- Benham is right: Aziz, you can specify point size as wished in page layout, on the web, maybe somewhere, but menus and text in applications becomes problematic to handle (or to specify) in bigger sizes. Plus, don't think it's only Arabic which benefits from being looked in its details…
I guess I'm not interested (so much) in hinting, since I have no wish to produce most of what I am doing except for printed applications. Should I be forced to stop using electricity, well I guess I'd learn stone carving, or at least how to punch-cut… :=)

Flowers to both, and may the All-merciful be with you… :=)

k.l.'s picture

onscreen text is often too small (and in recent years, higher resolution monitors ... worsened the problems)

Another factor seems to be antialiasing which encouraged people to use type at sizes they'd never have dared use when type was black and white only.

behnam's picture

This discussion is not going anywhere. All I want to do is to be able to do what we are doing in this forum, in this page, with this size, but in Arabic. With or without antialiasing or ClearType.

BTW I love this featured font Whitman Display!

AzizMostafa's picture

> but menus and text in applications becomes problematic to handle (or to specify) in bigger sizes.

That's was not problem even on Windows3.1.
Menus+Database Texts need not to be fully-ligatured + fully-kerned.
Additionally, menus are too frequently used to click blindly.

> Another factor seems to be antialiasing which encouraged people to use type at sizes they’d never have dared use when type was black and white only.

Antialiasing Or Tantalizing?

piccic's picture

This discussion is not going anywhere.
It's because we still lack funding… :=)

On my part: I'm 99% in favor of aliased text, at least for point sizes under 12pt.

@Aziz: It's anyway annoying to have an excessively big system pt. size.
Even if you use 18, in most applications you have not enough space for all the main menus…
Is 18 enough for the nuances of vocalized Arabic, by the way (but why would I need vocalized arabic in System menus? Huh?)

AzizMostafa's picture

Piccic, Ligatures, kerning , Marks are applicable to Big Arabic fonts
and never used for Arabic system fonts.

piccic's picture

Ah, OK, fine, so this comment of yours:
Just make our life easy and use Big fonts on short lines!
was not closely related to the project proposed by Benham, which is of a simplified Arabic type for menus and system applications. That's why I did not understand, now it's clearer, thanks…

We should see, however, what Behnam meant when saying “specifically designed for the web".
It seems to me that the term could apply both to your full-accented calligraphic faces & to simple system fonts…

behnam's picture

System fonts are not involved in this discussion. The only way that they are involved is that I want to get rid of them in web pages!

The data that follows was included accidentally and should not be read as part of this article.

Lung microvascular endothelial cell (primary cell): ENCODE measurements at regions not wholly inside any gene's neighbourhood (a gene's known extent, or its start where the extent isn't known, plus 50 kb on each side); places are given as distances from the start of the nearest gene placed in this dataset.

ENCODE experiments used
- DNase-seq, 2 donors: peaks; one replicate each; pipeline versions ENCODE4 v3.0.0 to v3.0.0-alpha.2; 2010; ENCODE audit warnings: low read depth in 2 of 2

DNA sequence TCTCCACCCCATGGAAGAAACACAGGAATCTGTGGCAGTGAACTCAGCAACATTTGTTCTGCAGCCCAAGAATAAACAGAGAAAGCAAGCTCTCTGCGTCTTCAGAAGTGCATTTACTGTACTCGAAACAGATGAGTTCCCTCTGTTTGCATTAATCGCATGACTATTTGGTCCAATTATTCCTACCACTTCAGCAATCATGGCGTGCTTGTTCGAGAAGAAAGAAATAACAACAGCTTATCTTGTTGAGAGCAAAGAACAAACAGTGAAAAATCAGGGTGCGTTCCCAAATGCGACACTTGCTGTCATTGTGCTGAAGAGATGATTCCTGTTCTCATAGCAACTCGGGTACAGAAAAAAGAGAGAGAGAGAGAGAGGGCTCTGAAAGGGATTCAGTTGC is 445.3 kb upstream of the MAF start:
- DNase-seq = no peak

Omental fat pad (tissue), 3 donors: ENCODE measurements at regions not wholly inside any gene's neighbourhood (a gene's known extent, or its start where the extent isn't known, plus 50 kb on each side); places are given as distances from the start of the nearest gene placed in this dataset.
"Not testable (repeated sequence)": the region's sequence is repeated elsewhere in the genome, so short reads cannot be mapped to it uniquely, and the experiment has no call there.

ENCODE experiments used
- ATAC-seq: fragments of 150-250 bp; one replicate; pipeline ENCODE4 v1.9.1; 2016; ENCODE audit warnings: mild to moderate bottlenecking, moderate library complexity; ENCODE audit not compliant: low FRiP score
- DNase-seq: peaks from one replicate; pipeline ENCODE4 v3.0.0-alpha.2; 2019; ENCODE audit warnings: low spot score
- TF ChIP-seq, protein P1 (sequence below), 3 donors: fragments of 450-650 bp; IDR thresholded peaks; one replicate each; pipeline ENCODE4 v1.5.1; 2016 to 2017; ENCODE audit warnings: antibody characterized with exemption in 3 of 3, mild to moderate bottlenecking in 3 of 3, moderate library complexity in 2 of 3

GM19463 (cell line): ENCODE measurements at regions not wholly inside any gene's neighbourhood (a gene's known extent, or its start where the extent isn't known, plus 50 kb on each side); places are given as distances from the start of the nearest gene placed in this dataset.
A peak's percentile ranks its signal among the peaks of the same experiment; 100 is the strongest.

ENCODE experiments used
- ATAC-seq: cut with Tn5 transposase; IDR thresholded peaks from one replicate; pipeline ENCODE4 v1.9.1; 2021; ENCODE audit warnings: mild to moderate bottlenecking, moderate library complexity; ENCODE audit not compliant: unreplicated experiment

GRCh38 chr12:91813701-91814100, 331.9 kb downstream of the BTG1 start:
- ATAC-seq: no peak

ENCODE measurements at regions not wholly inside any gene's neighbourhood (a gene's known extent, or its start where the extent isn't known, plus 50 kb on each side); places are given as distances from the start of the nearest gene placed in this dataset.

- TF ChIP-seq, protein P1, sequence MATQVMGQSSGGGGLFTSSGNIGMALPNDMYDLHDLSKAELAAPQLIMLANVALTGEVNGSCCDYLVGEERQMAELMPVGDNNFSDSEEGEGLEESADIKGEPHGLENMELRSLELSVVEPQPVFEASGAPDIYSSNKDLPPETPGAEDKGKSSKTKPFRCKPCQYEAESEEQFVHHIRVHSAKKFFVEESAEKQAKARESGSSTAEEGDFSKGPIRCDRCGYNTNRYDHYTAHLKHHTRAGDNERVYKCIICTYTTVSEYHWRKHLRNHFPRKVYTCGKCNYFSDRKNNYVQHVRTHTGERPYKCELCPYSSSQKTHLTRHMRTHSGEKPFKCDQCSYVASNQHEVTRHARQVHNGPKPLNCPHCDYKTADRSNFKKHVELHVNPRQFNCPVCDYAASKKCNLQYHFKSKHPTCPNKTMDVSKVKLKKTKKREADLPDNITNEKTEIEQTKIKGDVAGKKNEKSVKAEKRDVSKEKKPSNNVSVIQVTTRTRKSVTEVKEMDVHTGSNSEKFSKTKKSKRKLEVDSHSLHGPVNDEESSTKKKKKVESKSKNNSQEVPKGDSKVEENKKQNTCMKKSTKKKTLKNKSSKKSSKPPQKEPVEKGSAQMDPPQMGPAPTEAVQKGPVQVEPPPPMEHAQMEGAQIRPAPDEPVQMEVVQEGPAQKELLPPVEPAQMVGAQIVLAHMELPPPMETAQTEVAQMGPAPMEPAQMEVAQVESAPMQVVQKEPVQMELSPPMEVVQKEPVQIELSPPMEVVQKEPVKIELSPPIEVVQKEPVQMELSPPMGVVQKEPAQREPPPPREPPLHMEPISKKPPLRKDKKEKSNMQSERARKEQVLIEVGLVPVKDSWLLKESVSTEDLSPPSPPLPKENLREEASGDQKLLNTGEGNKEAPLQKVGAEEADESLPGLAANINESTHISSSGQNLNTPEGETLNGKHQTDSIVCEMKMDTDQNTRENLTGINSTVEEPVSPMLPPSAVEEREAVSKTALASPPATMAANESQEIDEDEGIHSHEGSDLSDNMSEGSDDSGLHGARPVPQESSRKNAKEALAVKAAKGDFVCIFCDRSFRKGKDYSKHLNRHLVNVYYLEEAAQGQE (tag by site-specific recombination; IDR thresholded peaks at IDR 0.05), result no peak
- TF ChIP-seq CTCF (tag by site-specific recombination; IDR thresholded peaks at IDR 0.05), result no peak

In the practical usage of Arabic script, at least from what I know from Persian and what I see in Arabic, vowels are assumed, not written. This applies to the application localized versions too. Generally the extensive usage of vowels requires larger font size to accommodate the visibility of vowels. Occasional usage of vowels in web text is mostly used when writer can not 'assume' that the reader would know the proper pronunciation of the word.
So my focus here for web fonts is not the vowels performance per se, but the characters clarity, which would also have a better rendition of vowels as a side effect. But the focus is on the characters themselves.
On applications with antialiasing, this visibility in small size is already achieved. The problem for web pages is that they can not assume the user has this facility. I think that there is no global solution for this situation and web designers should assume that the users have at least a rendering technology such as ClearType at their disposal. This will make the text at least readable, although the font face would loose all its specificity in small size.
The rest, I think, will fall on user shoulder to choose the proper tools for web viewing to his satisfaction. A font can not make miracle and if it could, it would be one single font with a lot of work. This limits substantially the web designer choice of page layout. It may well be that for Arabic web pages, the advent of embedded fonts would be the best and most practical solution. Although simplified Naskh is what I have in mind when thinking about web pages, the embedded font would allow all kind of styles, if the web designer see fit for his usage.

piccic's picture

Yes, sorry, while speaking I forgot you were talking especially of the web. :=)

But mentioning the web makes me think in the same vein of any other screen application.
Arabic looks crucial to me for its inherent characteristics, as it suffers at small sizes, but if money is the only thing which motivates software vendors, an effort like the one you are suggesting seems the most effective way to see the thing realized.

Plus, text on screen is not for extensive reading, no matter how you treat it.
You should have low-emission screens like the eBook devices which are developing now, to make a reading which does not tire the eye. And – at any rate – this will never substitute (as being "the same") such a simple object as a book.

behnam's picture

Well, while the initial idea, making optimized Arabic web fonts and somehow making sure they are present in all computer is still the best idea, at least for 'body text' and localized usage of applications, the CSS embedded font technology looked promising to me for the freedom of design that it provides. But it seems that it has a serious effect in webpage 'volume', particularly if it is an Arabic font (which should also include some Roman).
It seems that if this Typophile page has an embedded font for example, I have to load it each time I open this page, weather I already have the font in my computer or not. If that is the case, this is not a good substitution for the original idea. Considering how big an Arabic font would be, and how slow opening of a web page will get.